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A.M. Best to rate the “basis risk” of parametric cat bonds (September 25, 2006)


September 25, 2006   by Canadian Underwriter


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A.M. Best Co. has released a new methodology for rating the “basis risk” associated with parametric catastrophe bonds.
The new methodology is designed to help the ratings agency determine the amount of reinsurance credit that can be claimed by the sponsors of such bonds.
Insurers and reinsurers use “parametric” bonds to protect capital, and to share profits or losses with buyers of the bond. In contrast to index-linked and indemnity bonds, where the loss experience determines interest and principal payments, the payment on parametric bonds is linked to precise physical measurements such as the magnitude of an earthquake in a designated area, or the maximum speed of the winds in a hurricane during a time interval at a designated location.
“Hurricane Katrina and other recent catastrophic events have made investors more cautious about the type of triggers they will accept in catastrophe bonds,” A.M. Best noted in a press release. “Investors have been shying away from indemnity catastrophe bonds and gravitating towards index-based parametric catastrophe bonds. (For the purposes of this press release, we consider non-indemnity catastrophe bonds as parametric catastrophe bonds).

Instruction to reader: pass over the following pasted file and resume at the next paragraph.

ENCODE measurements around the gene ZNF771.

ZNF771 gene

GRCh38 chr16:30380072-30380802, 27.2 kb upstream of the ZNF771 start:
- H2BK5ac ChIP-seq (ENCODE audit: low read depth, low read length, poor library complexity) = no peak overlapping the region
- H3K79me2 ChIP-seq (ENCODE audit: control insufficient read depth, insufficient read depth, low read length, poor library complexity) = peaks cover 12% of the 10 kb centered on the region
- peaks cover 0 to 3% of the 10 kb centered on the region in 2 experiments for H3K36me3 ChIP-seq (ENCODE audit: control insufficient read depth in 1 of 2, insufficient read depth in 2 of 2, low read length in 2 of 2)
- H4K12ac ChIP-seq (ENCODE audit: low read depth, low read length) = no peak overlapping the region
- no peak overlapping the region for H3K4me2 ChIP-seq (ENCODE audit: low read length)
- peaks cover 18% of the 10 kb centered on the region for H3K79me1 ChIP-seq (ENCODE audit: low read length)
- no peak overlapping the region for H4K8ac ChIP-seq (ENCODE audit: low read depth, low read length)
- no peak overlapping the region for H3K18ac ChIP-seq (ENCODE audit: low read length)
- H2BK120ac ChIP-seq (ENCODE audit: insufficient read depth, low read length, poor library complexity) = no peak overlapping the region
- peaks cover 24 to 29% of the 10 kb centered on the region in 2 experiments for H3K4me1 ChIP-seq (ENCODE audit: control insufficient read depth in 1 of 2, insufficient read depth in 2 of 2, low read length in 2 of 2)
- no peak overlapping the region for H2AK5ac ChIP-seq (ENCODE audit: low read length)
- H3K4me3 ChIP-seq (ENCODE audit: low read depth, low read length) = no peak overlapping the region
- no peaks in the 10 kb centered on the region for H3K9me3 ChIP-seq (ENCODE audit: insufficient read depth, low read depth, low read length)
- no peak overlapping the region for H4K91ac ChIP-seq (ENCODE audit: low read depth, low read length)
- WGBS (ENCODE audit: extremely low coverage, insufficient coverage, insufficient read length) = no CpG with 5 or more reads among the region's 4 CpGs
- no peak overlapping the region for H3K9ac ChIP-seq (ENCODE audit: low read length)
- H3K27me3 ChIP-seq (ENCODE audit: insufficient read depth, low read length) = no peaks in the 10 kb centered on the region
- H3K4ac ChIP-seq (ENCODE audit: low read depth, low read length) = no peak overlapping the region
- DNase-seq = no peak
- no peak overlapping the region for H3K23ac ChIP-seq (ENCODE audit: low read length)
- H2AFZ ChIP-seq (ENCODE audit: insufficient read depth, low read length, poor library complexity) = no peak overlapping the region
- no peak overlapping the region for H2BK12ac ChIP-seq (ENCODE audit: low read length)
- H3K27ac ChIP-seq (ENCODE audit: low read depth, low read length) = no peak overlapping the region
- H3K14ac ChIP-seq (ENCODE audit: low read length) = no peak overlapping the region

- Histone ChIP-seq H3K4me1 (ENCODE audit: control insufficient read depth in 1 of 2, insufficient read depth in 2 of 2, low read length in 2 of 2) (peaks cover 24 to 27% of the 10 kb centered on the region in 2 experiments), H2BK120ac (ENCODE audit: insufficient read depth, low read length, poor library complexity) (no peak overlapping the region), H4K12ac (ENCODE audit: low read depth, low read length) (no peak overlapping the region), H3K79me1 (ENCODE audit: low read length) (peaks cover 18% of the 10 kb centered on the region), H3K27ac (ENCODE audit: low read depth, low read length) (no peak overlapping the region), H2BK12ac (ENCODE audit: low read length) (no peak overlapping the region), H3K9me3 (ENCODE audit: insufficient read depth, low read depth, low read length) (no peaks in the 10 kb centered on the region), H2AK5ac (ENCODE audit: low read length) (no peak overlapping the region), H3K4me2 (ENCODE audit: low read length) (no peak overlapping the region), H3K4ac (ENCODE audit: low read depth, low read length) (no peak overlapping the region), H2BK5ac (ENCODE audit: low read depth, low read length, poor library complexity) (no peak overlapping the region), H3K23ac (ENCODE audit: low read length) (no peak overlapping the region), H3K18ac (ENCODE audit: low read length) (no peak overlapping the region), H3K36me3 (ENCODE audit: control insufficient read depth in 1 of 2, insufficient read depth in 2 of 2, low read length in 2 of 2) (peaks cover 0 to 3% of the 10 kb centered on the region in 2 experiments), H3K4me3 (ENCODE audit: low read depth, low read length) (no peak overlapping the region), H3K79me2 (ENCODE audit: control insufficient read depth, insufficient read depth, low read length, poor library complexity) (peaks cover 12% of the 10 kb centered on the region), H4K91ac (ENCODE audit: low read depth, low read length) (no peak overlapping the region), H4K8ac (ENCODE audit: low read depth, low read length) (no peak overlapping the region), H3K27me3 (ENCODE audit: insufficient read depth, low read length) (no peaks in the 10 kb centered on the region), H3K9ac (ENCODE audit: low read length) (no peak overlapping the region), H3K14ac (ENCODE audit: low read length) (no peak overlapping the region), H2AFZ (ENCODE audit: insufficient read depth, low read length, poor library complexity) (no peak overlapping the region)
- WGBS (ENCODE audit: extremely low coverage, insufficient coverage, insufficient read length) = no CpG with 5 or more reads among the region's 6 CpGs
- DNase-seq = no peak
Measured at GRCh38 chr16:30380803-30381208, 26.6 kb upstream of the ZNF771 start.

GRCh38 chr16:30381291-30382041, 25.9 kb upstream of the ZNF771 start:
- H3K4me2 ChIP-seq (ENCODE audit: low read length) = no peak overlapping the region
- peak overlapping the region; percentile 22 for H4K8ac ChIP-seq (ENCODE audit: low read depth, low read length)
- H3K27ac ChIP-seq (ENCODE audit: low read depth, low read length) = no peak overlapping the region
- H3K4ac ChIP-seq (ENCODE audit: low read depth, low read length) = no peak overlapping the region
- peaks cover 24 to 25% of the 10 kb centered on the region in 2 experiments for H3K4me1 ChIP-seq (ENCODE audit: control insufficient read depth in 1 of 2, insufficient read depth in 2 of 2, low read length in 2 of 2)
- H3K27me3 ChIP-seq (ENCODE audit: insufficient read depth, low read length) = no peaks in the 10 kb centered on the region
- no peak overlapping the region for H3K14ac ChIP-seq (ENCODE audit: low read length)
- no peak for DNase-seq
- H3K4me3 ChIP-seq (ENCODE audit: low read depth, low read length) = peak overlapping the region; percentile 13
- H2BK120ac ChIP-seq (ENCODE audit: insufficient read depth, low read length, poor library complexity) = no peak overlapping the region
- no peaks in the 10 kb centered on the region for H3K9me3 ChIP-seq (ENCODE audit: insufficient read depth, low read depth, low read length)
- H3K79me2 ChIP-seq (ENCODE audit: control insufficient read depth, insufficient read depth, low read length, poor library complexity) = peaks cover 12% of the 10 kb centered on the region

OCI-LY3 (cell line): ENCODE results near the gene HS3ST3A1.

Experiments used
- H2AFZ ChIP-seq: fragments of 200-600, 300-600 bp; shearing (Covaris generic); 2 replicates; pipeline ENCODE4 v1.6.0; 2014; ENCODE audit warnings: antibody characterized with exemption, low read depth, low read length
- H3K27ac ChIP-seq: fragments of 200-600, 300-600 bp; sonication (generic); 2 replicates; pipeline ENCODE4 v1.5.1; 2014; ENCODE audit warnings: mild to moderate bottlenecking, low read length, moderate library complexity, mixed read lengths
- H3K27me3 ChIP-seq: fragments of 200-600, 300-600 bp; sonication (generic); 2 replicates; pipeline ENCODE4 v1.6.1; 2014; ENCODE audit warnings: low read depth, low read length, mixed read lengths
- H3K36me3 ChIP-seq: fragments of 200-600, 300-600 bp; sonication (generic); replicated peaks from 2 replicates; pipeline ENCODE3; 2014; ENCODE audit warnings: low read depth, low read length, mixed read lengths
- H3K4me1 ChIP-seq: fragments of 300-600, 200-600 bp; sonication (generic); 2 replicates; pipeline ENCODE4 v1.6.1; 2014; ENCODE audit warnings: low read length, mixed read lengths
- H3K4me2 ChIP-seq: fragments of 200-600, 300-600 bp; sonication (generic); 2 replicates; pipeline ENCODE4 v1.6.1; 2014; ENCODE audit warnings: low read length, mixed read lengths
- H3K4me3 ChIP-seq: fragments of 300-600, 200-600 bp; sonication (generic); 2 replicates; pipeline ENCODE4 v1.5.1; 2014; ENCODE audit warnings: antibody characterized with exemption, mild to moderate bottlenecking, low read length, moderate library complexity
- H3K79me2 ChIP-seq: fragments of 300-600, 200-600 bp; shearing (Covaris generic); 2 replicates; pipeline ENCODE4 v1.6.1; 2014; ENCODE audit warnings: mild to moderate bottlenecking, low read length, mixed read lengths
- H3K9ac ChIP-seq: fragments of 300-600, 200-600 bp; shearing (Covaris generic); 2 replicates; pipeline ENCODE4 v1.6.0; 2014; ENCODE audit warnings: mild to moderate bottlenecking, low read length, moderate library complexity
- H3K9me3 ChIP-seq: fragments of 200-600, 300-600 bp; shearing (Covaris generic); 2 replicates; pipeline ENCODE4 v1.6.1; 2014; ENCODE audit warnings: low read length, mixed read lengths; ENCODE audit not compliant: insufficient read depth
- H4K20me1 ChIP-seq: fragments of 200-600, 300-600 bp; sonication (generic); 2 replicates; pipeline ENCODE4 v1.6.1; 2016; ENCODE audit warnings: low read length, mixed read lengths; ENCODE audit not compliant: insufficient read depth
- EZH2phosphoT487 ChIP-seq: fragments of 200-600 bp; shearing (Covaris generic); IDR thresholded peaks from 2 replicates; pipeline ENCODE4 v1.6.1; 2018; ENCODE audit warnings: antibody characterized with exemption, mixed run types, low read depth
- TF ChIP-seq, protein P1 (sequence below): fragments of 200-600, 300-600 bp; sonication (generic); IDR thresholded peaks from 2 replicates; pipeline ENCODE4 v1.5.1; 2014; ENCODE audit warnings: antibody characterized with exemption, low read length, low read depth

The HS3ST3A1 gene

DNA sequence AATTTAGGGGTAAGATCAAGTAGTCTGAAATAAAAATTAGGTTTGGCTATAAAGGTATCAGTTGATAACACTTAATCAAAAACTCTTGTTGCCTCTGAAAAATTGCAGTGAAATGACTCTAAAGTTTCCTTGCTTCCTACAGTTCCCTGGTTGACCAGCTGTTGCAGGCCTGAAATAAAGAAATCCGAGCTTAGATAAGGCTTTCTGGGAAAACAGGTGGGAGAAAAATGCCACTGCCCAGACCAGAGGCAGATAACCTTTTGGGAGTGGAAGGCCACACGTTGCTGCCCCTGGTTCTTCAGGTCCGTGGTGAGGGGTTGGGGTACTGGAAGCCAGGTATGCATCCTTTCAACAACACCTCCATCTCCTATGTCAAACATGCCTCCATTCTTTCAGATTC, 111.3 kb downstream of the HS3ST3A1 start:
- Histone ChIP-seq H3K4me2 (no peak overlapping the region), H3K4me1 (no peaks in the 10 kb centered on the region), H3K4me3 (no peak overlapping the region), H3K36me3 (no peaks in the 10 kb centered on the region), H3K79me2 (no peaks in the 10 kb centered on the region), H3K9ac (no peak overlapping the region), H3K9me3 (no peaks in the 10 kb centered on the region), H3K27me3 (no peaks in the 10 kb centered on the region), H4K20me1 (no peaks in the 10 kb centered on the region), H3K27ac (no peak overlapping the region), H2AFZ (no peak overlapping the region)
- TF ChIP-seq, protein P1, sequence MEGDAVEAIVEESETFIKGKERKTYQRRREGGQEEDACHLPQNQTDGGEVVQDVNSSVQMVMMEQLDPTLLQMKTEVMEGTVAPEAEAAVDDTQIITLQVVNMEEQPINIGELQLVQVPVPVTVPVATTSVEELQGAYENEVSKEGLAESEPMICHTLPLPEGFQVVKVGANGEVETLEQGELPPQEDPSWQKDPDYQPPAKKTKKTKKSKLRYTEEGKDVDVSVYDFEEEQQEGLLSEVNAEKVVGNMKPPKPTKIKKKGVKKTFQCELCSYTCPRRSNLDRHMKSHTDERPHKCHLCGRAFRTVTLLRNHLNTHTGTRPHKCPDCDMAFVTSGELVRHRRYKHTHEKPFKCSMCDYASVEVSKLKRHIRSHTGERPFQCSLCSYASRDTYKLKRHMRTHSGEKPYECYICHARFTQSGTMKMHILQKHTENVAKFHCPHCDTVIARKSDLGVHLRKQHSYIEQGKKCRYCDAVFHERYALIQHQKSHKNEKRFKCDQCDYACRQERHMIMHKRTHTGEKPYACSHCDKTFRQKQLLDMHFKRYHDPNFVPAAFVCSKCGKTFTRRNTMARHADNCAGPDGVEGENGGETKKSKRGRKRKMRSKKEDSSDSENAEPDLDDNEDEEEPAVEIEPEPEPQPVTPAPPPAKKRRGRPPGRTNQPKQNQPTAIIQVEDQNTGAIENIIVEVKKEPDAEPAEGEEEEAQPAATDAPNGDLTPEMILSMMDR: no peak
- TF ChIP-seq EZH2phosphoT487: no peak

“A.M. Best believes that parametric catastrophe bonds come with ‘basis risk’ that must be considered in the financial strength ratings of the companies sponsoring the bond issues.”
According to A.M. Best, basis risk, in the context of catastrophe bonds, “generally reflects the possibility that a catastrophe bond may not be partially or fully triggered (for covered perils), even when the sponsor of the catastrophe bond has suffered a loss.”
A.M. Best’s new methodology determines how much reinsurance credit will be given to the insurance or reinsurance companies that sponsor catastrophe bonds with parametric triggers. “The methodology focuses on two distinct ways of measuring basis risk,” A.M. Best says. It includes:
a scoring table that includes both quantitative and qualitative factors; and
the impact of the parametric catastrophe bond on the aggregate exceedance curve of the sponsoring company.